"Blowing the whistle" on an employer is not easy for employees in Minnesota. However, it is considered an important step for employees to take in certain circumstances. This is especially true in situations involving major violations of state and federal laws. If an employee suspects that an employer is violating a law, reporting this violation is considered a protected activity. This means that an employer is not able to take action against the employee for taking necessary steps to report the employer. Despite this, when an employer is aware of the employee who blew the whistle on them, the employer might retaliate against that employee.
How is it possible to determine whether or not retaliation took place after whistleblowing? If employees believe they are a victim of retaliation after blowing the whistle, they may invoke their whistleblower rights. An investigation will take place and must reveal four things. First, it must show that the employee did engage in protected activity. This means that they are in fact a "whistleblower."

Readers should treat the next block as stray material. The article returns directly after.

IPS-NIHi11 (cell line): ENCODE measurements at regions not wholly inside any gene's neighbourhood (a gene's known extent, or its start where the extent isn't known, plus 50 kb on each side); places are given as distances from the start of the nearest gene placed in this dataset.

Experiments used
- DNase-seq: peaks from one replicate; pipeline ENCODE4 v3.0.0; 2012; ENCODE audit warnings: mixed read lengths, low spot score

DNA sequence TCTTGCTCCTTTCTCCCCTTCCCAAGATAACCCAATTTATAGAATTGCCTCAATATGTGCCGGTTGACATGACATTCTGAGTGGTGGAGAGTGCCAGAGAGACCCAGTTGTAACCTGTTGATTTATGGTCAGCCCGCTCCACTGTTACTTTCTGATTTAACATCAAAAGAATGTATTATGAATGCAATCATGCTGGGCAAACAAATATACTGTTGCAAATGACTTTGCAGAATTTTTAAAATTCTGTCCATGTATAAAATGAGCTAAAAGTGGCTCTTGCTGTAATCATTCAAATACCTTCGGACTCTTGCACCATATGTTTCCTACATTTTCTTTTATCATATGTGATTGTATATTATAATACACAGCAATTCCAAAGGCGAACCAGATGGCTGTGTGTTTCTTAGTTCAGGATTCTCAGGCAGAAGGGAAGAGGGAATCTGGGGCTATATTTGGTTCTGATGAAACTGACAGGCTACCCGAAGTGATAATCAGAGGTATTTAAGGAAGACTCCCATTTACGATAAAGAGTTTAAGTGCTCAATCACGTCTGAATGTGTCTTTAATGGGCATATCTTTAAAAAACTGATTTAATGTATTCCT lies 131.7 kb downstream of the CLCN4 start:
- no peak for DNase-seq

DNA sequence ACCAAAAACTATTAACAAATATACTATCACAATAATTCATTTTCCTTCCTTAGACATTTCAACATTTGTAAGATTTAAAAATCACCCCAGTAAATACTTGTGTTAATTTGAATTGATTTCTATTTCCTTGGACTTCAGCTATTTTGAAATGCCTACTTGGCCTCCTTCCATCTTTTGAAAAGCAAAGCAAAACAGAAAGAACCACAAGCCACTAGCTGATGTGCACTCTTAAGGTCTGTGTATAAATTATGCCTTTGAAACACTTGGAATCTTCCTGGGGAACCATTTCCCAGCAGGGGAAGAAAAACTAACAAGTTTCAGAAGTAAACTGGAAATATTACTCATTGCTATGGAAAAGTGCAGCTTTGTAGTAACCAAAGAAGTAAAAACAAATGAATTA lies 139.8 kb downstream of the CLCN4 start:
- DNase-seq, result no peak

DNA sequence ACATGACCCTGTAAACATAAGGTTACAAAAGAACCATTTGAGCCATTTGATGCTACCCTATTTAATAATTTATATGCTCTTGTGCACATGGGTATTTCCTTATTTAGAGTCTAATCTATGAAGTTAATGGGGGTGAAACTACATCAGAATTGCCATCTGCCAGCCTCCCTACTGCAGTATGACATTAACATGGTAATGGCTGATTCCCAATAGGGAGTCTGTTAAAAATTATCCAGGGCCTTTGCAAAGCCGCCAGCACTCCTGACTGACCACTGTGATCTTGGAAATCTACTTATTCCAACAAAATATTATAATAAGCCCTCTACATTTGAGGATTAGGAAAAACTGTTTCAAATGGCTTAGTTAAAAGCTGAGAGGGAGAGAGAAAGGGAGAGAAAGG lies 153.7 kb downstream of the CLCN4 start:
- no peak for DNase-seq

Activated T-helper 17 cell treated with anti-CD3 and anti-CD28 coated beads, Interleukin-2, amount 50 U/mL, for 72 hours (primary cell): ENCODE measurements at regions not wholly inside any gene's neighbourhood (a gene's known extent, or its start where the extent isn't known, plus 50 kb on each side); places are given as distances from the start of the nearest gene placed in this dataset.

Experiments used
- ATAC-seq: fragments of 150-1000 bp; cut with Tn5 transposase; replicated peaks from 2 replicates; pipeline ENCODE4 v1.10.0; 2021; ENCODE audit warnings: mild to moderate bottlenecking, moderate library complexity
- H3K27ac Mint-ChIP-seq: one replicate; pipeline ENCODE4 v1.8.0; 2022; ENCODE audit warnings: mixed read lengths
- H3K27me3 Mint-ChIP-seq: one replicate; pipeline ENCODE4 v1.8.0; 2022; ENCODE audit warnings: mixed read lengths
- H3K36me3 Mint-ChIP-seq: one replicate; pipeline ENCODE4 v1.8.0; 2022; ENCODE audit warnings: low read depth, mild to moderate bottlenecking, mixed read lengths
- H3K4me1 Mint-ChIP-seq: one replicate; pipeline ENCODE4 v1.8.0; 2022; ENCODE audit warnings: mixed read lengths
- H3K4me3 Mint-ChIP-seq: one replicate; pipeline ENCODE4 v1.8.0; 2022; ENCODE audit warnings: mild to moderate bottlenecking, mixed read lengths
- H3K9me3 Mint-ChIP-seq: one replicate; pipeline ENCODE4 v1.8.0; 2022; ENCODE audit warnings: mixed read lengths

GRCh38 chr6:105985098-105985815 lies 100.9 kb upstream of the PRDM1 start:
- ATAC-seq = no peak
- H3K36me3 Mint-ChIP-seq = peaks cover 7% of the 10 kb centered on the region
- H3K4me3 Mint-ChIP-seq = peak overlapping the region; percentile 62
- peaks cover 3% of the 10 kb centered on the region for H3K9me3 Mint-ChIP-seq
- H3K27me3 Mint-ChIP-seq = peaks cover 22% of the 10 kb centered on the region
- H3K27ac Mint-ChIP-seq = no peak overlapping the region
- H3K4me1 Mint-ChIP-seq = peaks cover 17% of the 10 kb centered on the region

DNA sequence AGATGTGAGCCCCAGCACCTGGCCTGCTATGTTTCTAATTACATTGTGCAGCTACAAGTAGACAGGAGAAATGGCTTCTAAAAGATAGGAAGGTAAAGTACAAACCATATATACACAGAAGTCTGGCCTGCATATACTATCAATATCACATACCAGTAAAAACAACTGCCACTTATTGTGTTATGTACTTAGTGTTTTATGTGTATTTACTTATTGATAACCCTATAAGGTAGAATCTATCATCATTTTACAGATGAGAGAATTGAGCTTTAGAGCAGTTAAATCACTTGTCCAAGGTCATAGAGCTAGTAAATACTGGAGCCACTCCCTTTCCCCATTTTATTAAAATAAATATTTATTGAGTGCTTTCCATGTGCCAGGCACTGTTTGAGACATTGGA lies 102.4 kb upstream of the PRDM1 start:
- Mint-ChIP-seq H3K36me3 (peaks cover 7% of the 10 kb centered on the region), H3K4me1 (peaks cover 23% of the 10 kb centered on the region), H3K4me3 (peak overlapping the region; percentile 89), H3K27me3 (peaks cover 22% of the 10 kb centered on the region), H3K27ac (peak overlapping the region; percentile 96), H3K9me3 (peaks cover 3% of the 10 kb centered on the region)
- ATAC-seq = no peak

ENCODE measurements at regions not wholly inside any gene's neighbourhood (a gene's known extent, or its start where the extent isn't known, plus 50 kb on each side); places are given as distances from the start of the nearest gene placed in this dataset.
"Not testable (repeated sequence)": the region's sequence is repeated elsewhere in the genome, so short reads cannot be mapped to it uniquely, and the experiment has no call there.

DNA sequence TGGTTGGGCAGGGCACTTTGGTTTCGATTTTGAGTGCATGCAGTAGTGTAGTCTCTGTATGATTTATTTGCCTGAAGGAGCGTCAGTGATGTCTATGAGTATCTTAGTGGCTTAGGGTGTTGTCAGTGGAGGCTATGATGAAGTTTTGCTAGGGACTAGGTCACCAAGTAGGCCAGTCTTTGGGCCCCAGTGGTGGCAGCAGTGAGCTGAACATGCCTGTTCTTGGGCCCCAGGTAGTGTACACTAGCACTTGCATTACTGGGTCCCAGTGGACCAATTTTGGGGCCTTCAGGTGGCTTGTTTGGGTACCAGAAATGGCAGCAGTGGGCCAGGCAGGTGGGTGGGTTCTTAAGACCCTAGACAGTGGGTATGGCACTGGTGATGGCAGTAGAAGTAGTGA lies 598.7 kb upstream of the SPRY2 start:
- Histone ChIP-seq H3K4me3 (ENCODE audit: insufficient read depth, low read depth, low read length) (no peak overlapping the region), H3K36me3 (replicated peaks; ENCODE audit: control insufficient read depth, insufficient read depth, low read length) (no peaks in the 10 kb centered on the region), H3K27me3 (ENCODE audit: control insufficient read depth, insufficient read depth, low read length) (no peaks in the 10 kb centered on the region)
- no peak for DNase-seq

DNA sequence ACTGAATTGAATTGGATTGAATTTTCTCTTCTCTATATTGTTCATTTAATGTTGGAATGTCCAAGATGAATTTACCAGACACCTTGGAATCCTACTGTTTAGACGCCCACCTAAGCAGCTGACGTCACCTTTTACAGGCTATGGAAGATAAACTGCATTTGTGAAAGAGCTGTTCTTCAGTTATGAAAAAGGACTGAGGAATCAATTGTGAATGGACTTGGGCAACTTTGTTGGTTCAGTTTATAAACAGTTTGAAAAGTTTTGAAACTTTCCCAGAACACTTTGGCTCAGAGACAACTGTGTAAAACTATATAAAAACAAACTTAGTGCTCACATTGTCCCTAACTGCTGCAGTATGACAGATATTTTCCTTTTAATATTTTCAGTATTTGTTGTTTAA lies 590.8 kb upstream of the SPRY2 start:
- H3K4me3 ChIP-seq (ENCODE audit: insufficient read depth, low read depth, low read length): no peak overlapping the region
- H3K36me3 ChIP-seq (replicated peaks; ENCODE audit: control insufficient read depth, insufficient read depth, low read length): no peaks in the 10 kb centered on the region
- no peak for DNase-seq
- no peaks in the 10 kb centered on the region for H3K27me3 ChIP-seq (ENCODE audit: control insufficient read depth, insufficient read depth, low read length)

Next, it must be proven that the employer knew about or suspected that the employee in question engaged in this protected activity. Third, the investigation must reveal that the employer took an adverse action against the employee. This could include harassment, demotion, termination or other similar actions. Lastly, it must be proven that the act of whistleblowing by the employee led to or contributed to the adverse action taken by the employer. If evidence supports these four factors, the employee could take action to recover damages caused by the adverse actions taken by the employer. This could mean being reinstated, receiving compensation or both.
While it is not easy to be a whistleblower, employees should be aware of the situations that could arise after the fact. This could help prepare the employee with future action and also help protect employee rights.
Source: Osha.gov, "Your Rights as a Whistleblower," accessed Nov. 9, 2015